How to break ground in SF? Office-condo developer has an idea

Hint: Lendlease can self-finance $1 billion tower at 30 Van Ness

Lendlease’s Arden Hearing with rendering of 30 Van Ness Street (Lendlease, Steelblue)
Lendlease’s Arden Hearing with rendering of 30 Van Ness Street (Lendlease, Steelblue)

Lendlease broke ground last week on its long-planned 47-story office and condo tower 30 Van Ness Street, even as applications to build new housing in San Francisco fall dramatically and entitlements gather dust due to rising interest rates and a softening housing market.

The Australian-based development company’s ability to finance and build its own project is a big reason it was able to begin construction on the $1 billion-plus project that has been five years in the making, Lendlease’s West Coast Development Manager Arden Hearing said.

“We don’t have a lender right now breathing down our neck,” he explained.

That breathing room allows Lendlease to take a long-term view past the market downturn and instead focus on what conditions might be when the 333 condos start selling in late 2024. The 820,000-square-foot building is expected to be complete in 2025.

Although “the herd” may be “freezing up” due to current market conditions, Hearing said, the company believes building in a downturn will give it a leg up when those conditions improve and there is very little new inventory.

“When we deliver new condos to the market in 2025, we know we have exactly zero direct competition,” he said. “So whatever’s happening in the economy, if you have that and you believe that San Francisco’s not dead, that’s a pretty rare position to be in.”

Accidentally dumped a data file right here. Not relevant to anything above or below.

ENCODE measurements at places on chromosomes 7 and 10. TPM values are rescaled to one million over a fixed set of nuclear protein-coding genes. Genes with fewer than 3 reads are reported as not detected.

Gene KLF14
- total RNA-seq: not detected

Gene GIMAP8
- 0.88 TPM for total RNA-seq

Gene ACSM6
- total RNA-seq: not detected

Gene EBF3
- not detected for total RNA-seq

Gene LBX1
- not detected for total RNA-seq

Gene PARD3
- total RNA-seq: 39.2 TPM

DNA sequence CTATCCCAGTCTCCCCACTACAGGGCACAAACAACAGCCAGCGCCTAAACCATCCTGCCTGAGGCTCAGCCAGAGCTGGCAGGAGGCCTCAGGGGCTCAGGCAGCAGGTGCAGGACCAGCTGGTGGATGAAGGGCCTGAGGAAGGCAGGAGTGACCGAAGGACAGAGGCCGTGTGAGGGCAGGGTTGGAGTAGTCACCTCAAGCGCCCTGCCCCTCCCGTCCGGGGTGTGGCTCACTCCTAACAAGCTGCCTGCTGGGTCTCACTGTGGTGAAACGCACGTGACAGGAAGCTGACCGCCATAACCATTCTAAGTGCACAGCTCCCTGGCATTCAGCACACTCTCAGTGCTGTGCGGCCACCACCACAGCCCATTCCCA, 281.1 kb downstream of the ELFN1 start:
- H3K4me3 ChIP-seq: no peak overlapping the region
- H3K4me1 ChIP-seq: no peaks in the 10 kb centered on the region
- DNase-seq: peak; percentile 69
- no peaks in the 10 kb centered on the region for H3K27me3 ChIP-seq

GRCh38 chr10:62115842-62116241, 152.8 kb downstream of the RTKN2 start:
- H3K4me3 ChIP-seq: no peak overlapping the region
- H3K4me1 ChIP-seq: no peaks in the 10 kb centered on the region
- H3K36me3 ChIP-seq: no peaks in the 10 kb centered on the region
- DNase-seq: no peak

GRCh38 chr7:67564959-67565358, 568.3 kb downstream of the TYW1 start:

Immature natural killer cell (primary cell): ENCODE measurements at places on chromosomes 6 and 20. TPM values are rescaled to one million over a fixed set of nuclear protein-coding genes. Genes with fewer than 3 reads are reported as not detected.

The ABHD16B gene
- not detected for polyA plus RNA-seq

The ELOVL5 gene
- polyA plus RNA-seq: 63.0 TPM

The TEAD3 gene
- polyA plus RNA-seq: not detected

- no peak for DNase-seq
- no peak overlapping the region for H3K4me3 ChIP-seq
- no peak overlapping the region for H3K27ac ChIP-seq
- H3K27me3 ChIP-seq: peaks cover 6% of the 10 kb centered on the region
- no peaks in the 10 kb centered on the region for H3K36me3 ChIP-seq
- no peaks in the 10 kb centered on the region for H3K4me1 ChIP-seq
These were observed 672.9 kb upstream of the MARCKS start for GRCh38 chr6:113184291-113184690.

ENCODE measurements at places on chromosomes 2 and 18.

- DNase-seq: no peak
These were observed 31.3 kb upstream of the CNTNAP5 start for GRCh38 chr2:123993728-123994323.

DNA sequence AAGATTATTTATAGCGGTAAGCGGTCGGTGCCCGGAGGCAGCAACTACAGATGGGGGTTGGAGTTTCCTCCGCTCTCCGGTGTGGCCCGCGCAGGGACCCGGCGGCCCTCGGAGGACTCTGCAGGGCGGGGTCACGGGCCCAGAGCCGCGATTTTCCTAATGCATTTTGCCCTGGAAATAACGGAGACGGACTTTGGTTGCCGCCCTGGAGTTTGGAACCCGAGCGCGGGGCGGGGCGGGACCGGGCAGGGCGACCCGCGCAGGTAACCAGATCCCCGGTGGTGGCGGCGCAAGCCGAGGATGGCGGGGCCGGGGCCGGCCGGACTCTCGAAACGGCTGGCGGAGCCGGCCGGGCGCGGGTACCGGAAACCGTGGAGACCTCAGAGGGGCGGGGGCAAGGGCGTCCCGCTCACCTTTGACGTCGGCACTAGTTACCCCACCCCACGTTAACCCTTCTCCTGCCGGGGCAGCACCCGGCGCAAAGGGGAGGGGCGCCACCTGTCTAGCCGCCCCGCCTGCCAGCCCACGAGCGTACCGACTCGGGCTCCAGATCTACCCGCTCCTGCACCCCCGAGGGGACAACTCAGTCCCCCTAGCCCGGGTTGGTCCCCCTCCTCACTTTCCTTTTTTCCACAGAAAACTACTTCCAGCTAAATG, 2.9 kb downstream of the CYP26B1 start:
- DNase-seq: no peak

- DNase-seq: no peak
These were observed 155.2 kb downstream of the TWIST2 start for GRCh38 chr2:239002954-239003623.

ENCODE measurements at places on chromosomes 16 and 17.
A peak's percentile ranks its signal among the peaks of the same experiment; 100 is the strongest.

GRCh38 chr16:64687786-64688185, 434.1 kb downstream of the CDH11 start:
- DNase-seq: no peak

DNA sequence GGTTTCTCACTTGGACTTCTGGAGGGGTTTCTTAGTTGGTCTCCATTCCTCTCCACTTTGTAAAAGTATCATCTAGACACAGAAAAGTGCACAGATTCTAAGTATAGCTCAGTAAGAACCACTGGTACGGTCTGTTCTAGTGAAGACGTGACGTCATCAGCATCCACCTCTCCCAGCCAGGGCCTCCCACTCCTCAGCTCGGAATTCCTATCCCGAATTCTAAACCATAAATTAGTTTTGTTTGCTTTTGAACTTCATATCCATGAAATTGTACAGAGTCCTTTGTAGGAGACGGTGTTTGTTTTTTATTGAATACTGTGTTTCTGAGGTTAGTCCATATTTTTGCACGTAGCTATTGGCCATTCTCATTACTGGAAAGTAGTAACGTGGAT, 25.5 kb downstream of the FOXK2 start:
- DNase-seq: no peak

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The building’s 290,000 square feet of office, retail and art space will benefit from the three-year construction timeline, with almost no new supply expected in those categories either, Hearing added.

The office space will open onto Market Street and be contained in a nine-floor “podium” below the slimmer residential tower, with terraces for commercial tenants on each floor. The 10th floor on the roof of the podium will host residential amenities, including an outdoor lounge, solarium and spa. Six units at the top of the 540-foot tower will have private terraces.

Lendlease bought the 0.9-acre former site of a Walgreens from the city for $70 million in 2017 and agreed to build 25 percent affordable housing in the project. That gave it the edge over Related, which offered $80 million but would only go as high as 15 to 20 percent affordable units.

While the tower originally was going to be made up of about 600 smaller rentals “very early on,” Hearing said, it has been envisioned as more spacious condos for most of its development. The company is still convinced that it was the right move even as the rental market comes back and Build Inc.’s One Oak development across the street recently received approval to switch from condos to rentals for its planned 40-story tower, he said.

Related finished a 550-unit apartment tower a block away at Mission and Van Ness in 2020
and has been calling the location “Van Mission,” while the official redevelopment area designation from the city, which allows these high-rises to be built, is called the Hub. According to Google Maps, 30 Van Ness is in Civic Center, but Hearing prefers “the edge of Hayes Valley,” a neighborhood of restaurants and boutiques and mostly older housing stock that is a few blocks to the west.

While admitting the location is “on the cusp of several key neighborhoods,” including SoMa and the Mission, Hearing said the neighborhood name won’t matter to buyers as much as the new-build construction and nearby amenities. If you live at 30 Van Ness and can walk to dinner at perennial Hayes Valley favorite Absinthe, “you don’t care if you live in whatever you want to call it,” he said.

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(iStock/Illustration by Kevin Rebong for The Real Deal)
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